* Bunds dip as Fed expected to continue monetary easing
* Greek buy-back result seen acceptable
* Italian bonds continue to recover after Monday sell-off
By Marius Zaharia
LONDON, Dec 12 (Reuters) - German bond prices dipped on Wednesday as investors anticipated more Federal Reserve stimulus and felt confident Greece’s buy-back deal will lead to the disbursement of further aid tranches to Athens.
Traders also cited a rebound in Italian debt following a Monday sell-off triggered by Prime Minister Mario Monti’s decision to step down early as a factor weighing on Bunds.
The Fed is expected to announce a new round of Treasury bond purchases later on Wednesday, with economists polled by Reuters forecasting it will opt for monthly purchases of $45 billion.
Traders say that if the Fed does that, a rally that has taken European shares to 18-month highs could continue. That in turn could weigh on safe-haven assets outside the United States, such as Bunds.
“Markets are expecting support coming from the U.S. given ongoing growth uncertainty,” ING rate strategist Alessandro Giansanti said. “Also the Greek buy-back ... means that the troika will release the next tranche and that is supportive for the whole euro area.”
Bund futures fell 25 ticks on the day to 145.16, while cash 10-year yields rose 2.2 basis points to 1.343 percent.
The Greek debt buy-back scheme, a key condition for further aid tranches to be released, left international lenders with a 450 million euro hole in their plan to cut the country’s debt to a more manageable level.
But analysts were confident that Greece would still get the funds it needs to stay afloat.
“It’s too narrow a gap to be a big problem. There’s too much capital already invested in the exercise (of bailing Greece out),” Rabobank market economist Elwin de Groot said.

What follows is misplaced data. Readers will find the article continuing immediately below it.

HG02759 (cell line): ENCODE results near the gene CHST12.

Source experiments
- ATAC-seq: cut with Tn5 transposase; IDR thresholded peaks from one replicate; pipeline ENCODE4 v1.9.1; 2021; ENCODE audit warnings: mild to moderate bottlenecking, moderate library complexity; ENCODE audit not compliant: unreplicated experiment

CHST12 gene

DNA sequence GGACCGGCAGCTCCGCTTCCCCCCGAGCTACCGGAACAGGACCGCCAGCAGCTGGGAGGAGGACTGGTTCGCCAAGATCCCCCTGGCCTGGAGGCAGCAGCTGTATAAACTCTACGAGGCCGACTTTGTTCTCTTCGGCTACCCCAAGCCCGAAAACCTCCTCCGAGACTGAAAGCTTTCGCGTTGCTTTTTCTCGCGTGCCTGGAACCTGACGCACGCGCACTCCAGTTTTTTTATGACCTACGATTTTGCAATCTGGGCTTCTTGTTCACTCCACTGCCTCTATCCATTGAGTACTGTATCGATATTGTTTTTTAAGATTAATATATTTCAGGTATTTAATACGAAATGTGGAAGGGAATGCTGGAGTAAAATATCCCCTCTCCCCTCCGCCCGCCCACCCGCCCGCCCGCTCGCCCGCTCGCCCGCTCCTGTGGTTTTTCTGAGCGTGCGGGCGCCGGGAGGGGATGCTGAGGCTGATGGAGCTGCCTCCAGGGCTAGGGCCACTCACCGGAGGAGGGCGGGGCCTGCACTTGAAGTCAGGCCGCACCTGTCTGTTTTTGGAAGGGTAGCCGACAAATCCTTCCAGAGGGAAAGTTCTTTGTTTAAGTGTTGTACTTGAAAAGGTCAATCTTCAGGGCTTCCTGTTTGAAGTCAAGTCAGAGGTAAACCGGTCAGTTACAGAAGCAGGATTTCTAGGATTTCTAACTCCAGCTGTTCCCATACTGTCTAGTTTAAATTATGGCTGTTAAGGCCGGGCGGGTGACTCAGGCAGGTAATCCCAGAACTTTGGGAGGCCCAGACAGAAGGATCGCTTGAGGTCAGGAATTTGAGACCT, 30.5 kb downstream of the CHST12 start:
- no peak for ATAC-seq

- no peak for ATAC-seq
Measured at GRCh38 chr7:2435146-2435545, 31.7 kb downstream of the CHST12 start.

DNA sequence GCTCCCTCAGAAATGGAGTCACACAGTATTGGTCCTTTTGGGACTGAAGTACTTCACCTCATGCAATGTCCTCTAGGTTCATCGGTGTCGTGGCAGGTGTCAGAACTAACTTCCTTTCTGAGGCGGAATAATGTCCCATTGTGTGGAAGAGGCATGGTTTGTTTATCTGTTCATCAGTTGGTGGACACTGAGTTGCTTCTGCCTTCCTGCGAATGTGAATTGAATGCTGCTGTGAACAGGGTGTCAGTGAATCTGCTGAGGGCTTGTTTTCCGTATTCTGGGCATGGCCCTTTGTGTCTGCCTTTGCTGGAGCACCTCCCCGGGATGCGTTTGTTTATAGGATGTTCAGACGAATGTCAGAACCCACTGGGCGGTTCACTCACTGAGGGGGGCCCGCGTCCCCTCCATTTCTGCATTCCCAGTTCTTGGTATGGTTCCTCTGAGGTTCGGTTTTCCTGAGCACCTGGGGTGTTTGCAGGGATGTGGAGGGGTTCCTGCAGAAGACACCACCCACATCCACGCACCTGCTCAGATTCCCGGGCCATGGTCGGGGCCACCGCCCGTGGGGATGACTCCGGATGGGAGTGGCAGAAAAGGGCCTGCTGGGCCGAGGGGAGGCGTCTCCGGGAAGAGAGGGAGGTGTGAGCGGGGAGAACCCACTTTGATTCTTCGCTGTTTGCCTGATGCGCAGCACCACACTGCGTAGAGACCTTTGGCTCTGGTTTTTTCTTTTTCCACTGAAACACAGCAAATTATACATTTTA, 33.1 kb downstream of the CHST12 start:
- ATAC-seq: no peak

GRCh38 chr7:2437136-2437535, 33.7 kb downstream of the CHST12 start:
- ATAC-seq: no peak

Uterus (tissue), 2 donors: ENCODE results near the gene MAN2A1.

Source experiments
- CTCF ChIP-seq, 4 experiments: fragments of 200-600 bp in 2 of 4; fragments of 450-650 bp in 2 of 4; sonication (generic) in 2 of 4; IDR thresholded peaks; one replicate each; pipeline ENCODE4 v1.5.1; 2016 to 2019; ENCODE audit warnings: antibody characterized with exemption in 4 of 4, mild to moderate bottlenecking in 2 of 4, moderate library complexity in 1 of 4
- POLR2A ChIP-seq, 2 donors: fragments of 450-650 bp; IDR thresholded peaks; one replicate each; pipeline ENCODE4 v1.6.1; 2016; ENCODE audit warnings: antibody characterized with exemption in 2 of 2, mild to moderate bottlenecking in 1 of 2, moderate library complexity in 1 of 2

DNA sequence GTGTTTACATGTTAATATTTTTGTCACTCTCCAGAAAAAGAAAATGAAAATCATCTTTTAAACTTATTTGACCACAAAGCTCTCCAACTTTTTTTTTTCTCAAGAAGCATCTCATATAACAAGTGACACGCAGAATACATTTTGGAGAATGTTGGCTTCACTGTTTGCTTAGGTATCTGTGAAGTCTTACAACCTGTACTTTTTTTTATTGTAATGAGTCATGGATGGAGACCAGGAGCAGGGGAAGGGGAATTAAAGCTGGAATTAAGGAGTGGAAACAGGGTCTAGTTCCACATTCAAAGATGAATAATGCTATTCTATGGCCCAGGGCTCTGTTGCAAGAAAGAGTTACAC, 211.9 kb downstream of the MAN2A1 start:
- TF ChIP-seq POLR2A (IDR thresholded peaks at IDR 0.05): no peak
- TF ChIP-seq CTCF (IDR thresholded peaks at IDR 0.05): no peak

Greek bonds continued to rally as holders expect to be paid in full now that the amount of debt owned by private investors is too small for a restructuring of those bonds to make a significant difference in terms of debt sustainability.
The yield on Greece’s February 2023 bond fell 92 basis points to 12.67 percent.
Italian bonds recovered a large chunk of their Monday losses triggered by Monti’s announcement. Ten-year yields fell 6 bps on the day to 4.68 percent, versus last week’s close of 4.52 percent and this week’s high of 4.95 percent.
Many investors believed the technocrat was the best-placed person to reform Italy and bring down its huge debt levels. The re-emergence of his flamboyant predecessor Silvio Berlusconi - a pariah for markets - also played a role in the sell-off.
But analysts say the initial market reaction was a consequence of a rushed decision by many investors, who are now reassessing the situation. Italy had already planned elections early next year.
“The resignation is an eye-popping measure, but now the elections are being brought forward by six weeks. That’s not a big deal,” KBC strategist Piet Lammens said.
“The polls talk about a big advantage for the centre-left party ... while Mr. Berlusconi’s party is on the losing side.”
One-year T-bill yields fell to their lowest in nine months at an auction on Wednesday.
A perception that U.S. lawmakers were getting closer to a deal to avert large-scale fiscal tightening next year also helped high-yielding assets and weakened Bunds.
President Barack Obama and U.S. House of Representatives Speaker John Boehner spoke by phone on Tuesday to exchange new proposals, in what investors saw as a sign of urgency.
“It is a very fluid situation, but I think the pendulum has swung to being a little bit more positive this week,” one trader said.